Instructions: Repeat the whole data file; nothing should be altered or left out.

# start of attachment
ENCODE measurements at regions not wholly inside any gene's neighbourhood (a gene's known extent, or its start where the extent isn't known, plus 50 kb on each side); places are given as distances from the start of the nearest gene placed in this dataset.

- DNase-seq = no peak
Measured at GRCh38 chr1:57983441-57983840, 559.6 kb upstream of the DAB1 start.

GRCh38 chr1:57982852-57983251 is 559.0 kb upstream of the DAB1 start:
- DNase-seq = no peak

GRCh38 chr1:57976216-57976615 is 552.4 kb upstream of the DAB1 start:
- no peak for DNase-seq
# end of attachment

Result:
ENCODE measurements at regions not wholly inside any gene's neighbourhood (a gene's known extent, or its start where the extent isn't known, plus 50 kb on each side); places are given as distances from the start of the nearest gene placed in this dataset.

- DNase-seq = no peak
Measured at GRCh38 chr1:57983441-57983840, 559.6 kb upstream of the DAB1 start.

GRCh38 chr1:57982852-57983251 is 559.0 kb upstream of the DAB1 start:
- DNase-seq = no peak

GRCh38 chr1:57976216-57976615 is 552.4 kb upstream of the DAB1 start:
- no peak for DNase-seq